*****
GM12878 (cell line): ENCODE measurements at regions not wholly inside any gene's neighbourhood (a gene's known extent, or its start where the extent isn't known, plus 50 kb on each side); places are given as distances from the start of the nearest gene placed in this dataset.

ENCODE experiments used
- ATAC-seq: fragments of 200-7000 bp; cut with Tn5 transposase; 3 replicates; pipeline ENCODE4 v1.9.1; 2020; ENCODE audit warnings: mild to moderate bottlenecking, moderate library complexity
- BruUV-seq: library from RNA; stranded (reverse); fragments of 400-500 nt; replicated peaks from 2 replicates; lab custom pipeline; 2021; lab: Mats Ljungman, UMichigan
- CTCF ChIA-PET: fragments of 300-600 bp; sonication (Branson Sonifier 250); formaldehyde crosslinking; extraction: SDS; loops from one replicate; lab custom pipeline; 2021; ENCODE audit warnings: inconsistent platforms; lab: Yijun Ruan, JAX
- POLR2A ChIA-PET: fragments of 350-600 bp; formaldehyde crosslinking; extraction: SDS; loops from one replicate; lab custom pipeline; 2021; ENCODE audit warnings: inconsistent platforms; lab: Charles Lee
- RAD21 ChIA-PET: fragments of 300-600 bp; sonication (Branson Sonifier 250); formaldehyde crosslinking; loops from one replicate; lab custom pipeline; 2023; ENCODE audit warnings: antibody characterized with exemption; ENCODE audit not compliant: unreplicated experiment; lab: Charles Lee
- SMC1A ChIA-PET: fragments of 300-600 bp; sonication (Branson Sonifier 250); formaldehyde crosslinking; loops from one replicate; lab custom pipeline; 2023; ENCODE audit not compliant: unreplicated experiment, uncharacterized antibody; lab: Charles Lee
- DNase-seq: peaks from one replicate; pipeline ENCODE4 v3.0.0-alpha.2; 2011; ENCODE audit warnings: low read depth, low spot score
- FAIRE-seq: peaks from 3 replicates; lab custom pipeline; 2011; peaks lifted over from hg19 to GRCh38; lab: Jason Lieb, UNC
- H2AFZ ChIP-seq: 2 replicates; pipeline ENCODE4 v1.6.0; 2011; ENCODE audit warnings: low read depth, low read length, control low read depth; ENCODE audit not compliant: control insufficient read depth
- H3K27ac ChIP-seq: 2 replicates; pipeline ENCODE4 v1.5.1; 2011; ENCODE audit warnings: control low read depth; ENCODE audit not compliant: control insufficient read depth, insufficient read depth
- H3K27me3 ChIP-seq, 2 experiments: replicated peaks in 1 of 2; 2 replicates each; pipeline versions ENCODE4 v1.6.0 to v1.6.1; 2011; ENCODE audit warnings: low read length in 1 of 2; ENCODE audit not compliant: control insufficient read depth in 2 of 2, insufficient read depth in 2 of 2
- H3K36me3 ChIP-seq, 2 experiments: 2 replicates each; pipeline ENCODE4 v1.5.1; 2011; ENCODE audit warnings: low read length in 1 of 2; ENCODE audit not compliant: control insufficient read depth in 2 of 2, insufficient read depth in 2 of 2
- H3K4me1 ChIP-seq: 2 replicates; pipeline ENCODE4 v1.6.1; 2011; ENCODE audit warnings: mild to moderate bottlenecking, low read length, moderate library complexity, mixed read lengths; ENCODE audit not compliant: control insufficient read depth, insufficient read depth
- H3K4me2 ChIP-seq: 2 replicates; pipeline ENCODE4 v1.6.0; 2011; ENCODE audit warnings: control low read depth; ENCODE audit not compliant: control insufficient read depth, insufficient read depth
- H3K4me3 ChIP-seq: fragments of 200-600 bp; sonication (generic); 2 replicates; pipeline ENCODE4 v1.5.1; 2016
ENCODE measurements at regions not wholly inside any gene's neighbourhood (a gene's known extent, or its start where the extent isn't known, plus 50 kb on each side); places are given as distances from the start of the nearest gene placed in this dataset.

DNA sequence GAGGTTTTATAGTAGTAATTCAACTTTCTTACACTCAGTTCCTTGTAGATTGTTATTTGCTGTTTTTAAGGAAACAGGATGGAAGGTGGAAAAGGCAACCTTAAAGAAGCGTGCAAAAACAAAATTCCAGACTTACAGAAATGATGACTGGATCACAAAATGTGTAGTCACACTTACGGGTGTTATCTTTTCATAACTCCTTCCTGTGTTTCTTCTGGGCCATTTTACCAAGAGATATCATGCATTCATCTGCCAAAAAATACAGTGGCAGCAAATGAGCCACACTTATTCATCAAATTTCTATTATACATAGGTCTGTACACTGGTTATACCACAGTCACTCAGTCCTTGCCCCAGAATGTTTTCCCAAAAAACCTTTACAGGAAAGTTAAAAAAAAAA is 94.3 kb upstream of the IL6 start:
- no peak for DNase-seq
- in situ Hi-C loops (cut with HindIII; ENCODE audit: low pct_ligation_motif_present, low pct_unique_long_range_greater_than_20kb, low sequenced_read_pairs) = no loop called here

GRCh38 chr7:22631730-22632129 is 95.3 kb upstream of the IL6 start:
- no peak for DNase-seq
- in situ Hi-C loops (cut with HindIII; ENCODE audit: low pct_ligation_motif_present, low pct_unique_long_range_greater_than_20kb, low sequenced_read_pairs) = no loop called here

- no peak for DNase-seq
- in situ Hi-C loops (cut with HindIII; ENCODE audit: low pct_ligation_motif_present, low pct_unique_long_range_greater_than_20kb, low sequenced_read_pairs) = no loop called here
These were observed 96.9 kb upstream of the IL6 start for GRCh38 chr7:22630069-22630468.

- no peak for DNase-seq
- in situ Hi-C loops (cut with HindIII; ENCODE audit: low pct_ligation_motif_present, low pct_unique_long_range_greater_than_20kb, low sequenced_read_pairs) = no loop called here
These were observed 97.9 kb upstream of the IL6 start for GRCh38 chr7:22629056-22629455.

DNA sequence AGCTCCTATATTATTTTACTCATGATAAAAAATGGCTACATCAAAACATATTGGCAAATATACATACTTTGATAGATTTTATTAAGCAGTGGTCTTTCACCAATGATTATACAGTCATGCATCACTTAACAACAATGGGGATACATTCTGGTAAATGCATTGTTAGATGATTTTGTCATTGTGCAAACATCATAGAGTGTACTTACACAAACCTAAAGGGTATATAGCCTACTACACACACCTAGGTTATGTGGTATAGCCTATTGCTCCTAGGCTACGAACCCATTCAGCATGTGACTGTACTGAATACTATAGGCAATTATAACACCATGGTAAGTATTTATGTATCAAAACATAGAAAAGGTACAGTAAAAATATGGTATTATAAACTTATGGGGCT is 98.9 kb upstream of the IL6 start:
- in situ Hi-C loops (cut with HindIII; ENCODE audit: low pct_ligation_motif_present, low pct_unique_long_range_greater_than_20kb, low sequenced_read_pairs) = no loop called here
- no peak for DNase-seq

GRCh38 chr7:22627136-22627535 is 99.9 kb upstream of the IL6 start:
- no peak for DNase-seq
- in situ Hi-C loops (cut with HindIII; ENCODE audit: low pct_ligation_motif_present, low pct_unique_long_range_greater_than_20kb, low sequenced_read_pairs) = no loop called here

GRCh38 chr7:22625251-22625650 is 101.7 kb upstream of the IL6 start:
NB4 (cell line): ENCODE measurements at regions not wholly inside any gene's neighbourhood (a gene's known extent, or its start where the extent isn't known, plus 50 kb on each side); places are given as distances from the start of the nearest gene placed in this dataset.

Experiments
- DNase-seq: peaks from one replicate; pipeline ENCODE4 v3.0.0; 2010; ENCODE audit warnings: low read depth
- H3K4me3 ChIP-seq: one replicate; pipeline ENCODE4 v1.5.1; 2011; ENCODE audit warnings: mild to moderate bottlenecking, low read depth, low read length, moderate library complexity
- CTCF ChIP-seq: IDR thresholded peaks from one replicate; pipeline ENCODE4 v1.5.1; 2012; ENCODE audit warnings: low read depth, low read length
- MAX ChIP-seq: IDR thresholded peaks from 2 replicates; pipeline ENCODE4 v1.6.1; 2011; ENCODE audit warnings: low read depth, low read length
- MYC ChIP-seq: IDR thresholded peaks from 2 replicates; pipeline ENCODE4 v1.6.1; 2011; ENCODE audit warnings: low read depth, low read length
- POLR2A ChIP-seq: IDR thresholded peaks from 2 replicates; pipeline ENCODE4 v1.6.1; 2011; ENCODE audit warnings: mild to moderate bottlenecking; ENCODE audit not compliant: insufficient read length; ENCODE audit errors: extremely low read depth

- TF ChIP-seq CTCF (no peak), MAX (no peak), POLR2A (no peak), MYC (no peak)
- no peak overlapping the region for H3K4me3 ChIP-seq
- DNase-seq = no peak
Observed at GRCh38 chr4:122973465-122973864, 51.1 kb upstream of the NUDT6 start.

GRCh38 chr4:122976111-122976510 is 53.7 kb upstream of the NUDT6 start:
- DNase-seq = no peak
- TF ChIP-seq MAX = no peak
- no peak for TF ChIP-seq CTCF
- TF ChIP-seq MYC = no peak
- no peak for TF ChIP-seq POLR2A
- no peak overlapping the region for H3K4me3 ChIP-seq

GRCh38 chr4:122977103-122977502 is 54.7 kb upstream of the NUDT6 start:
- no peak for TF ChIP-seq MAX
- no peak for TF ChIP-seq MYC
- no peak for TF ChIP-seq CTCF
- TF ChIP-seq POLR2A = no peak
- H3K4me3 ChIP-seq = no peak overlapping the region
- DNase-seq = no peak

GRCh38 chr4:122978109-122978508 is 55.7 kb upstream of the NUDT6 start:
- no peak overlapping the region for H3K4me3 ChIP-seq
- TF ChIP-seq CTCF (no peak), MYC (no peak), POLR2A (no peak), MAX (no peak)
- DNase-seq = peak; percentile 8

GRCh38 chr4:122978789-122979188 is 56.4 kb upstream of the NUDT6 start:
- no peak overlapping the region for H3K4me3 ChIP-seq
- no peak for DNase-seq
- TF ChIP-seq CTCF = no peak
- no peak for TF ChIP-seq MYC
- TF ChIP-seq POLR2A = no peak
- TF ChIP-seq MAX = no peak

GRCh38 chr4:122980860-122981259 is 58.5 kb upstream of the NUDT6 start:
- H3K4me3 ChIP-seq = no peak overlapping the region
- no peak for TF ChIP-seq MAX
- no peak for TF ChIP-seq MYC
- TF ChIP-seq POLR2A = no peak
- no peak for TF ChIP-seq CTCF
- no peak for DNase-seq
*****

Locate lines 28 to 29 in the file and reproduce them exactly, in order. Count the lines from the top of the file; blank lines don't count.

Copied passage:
- no peak for DNase-seq
- in situ Hi-C loops (cut with HindIII; ENCODE audit: low pct_ligation_motif_present, low pct_unique_long_range_greater_than_20kb, low sequenced_read_pairs) = no loop called here